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Trusts vs. Wills vs. Beneficiary Designations

by | Apr 30, 2024 | Firm News |

Although trusts have been around for centuries, historically, the Last Will and Testament was the centerpiece of an estate plan.

However, in the past several decades, there has been a growing emphasis on avoiding probate (i.e., the court-supervised administration of estates) as the major objective of an estate plan.

In conjunction with this trend, various alternatives to Wills have arisen, for example, pay-on-death/transfer-on-death beneficiary designations for financial accounts and beneficiary deeds for real estate (also known as transfer-on-death deeds). These Will substitutes and trusts are estate planning devices that avoid probate.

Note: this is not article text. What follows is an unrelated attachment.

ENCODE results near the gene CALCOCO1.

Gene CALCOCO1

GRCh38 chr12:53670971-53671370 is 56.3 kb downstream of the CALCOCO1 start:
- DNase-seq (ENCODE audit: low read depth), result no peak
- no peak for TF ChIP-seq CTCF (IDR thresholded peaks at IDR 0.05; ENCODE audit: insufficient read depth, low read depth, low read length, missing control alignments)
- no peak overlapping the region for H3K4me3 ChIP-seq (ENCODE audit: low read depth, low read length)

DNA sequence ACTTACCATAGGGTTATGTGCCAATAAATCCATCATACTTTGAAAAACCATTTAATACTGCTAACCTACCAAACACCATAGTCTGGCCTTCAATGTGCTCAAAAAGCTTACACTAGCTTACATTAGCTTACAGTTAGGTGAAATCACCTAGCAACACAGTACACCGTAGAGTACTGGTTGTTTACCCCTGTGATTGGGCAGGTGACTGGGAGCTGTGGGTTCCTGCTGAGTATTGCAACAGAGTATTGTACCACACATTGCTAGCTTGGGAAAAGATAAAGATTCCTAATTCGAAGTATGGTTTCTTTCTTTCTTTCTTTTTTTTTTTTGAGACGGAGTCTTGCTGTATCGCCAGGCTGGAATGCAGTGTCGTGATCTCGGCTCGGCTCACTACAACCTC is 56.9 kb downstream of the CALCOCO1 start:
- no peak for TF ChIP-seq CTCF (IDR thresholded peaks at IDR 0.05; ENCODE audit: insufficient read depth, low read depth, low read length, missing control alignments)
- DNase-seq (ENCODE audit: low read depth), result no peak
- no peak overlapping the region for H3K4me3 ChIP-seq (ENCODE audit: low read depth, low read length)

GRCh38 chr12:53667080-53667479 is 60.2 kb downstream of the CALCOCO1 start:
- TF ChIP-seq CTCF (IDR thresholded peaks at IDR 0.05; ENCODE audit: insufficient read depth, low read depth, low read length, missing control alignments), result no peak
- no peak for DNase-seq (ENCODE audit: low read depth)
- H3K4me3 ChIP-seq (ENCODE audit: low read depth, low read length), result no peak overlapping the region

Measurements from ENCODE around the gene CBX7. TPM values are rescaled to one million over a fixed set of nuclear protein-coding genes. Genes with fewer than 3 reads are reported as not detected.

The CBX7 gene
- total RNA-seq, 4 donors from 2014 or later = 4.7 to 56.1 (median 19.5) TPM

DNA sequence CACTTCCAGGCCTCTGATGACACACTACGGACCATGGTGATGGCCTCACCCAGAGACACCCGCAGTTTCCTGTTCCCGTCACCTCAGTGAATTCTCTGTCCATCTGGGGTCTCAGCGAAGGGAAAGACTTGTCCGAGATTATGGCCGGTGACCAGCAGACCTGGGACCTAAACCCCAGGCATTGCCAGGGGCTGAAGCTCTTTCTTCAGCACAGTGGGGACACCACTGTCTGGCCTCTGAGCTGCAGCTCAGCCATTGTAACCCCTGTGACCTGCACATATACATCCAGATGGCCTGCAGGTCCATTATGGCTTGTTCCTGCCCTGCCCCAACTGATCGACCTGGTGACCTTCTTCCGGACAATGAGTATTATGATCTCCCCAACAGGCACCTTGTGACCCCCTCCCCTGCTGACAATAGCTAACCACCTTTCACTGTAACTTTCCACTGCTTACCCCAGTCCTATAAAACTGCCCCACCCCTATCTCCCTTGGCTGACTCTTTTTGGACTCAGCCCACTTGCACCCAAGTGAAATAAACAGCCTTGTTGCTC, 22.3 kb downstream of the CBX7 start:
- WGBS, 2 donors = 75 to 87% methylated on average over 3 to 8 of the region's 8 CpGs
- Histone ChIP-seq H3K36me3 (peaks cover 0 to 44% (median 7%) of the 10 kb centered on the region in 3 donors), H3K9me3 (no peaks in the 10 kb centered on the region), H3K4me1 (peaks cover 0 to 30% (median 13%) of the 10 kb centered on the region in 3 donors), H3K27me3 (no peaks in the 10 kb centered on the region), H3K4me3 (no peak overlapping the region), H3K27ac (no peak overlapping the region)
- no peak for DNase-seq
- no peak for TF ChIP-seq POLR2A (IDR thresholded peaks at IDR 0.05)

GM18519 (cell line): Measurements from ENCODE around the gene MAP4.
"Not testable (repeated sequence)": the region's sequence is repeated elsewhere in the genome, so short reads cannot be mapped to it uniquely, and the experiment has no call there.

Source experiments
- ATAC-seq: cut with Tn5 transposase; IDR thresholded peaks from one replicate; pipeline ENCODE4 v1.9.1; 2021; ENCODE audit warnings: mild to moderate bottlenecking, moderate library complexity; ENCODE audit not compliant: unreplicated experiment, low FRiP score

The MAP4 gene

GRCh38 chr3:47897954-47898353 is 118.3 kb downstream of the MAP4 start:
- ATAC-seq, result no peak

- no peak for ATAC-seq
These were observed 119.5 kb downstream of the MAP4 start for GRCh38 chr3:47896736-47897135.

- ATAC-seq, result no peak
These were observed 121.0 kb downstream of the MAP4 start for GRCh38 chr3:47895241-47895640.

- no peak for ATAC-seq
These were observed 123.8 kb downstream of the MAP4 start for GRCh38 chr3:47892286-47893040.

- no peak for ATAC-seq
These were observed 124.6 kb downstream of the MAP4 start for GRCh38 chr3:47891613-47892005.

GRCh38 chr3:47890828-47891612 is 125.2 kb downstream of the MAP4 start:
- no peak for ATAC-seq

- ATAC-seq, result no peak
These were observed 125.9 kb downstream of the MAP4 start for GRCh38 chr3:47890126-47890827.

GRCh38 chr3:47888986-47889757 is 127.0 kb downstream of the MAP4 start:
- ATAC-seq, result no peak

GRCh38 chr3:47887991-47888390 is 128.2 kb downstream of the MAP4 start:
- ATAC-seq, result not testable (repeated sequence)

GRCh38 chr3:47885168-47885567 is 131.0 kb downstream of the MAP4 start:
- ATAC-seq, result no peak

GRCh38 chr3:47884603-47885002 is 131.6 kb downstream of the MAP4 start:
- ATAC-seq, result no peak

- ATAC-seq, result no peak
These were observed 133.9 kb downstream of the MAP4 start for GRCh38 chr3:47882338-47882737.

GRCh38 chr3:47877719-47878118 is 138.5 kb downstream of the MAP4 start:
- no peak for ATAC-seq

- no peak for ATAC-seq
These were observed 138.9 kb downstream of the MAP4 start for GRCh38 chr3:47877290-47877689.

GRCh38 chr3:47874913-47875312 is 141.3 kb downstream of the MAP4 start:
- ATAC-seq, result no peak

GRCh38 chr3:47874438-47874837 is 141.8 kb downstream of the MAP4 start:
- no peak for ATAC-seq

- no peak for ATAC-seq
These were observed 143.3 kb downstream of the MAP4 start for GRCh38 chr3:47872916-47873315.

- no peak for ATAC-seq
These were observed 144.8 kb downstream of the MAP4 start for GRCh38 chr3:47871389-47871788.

It’s important to keep in mind that, generally speaking, a Last Will and Testament requires probate. For the most part, it is an ineffective document until it is admitted by the probate court. Well, as previously stated, avoiding probate is now one of the biggest goals of estate planning.

If the only concern is to simply give property to the intended person outside of probate court, then beneficiary designations are usually sufficient for that purpose. However, depending on a variety of factors, such as family dynamics (blended vs. traditional family, spendthrift children, minor beneficiaries, sibling rivalry, special needs children, etc.), the possibility of predeceased children, the size of the estate, etc., a trust may be required to fully achieve your estate planning objectives, beyond simply avoiding probate.

Hunter Green
Attorney at Law
Green Law Firm, PLLC